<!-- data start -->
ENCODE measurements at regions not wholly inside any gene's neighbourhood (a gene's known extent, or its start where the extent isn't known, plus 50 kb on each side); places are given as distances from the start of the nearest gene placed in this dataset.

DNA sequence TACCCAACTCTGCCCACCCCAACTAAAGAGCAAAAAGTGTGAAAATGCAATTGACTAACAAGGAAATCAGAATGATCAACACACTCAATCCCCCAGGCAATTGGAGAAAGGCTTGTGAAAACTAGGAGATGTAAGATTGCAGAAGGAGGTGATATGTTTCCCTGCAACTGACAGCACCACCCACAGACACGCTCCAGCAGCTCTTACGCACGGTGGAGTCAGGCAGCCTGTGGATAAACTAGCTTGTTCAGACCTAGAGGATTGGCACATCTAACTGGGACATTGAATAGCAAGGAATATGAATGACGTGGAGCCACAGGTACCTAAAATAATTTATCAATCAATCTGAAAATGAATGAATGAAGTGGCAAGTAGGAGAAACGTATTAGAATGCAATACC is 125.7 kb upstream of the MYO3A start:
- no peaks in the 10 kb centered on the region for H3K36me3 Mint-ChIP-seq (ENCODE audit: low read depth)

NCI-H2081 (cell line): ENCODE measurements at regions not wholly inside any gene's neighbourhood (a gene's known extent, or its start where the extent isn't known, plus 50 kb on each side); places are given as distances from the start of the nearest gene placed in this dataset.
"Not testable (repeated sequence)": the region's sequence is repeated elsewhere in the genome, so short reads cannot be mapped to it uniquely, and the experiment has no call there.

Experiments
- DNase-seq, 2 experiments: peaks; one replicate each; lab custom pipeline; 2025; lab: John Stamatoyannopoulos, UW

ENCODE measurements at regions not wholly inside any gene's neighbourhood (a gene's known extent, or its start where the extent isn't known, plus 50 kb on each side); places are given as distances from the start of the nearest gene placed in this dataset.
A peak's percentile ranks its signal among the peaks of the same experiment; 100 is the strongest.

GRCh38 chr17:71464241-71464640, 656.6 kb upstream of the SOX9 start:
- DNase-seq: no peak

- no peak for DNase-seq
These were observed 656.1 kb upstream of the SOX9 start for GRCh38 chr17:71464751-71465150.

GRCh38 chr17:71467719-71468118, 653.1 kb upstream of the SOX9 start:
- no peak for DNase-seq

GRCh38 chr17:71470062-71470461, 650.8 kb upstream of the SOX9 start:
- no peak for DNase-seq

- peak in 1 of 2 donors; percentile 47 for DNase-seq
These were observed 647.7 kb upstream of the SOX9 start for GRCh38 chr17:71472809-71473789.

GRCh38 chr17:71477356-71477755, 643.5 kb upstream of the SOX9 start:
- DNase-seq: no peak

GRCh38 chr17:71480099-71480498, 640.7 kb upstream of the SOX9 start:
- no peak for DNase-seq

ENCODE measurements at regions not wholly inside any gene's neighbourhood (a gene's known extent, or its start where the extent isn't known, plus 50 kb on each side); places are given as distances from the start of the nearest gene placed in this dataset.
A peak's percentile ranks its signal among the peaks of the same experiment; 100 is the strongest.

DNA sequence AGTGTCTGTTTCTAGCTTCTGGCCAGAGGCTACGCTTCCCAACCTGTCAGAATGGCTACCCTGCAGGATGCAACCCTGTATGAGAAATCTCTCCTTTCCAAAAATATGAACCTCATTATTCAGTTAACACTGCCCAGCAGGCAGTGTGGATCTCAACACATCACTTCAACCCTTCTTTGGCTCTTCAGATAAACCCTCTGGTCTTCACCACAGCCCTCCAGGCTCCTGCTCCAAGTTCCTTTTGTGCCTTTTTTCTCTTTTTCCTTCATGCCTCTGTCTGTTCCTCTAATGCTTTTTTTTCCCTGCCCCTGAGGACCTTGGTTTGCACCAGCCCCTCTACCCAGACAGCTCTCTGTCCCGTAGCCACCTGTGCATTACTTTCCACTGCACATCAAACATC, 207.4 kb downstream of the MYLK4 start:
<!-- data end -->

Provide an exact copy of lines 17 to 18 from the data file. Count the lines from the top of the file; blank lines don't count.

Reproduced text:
- no peak for DNase-seq

- peak in 1 of 2 donors; percentile 47 for DNase-seq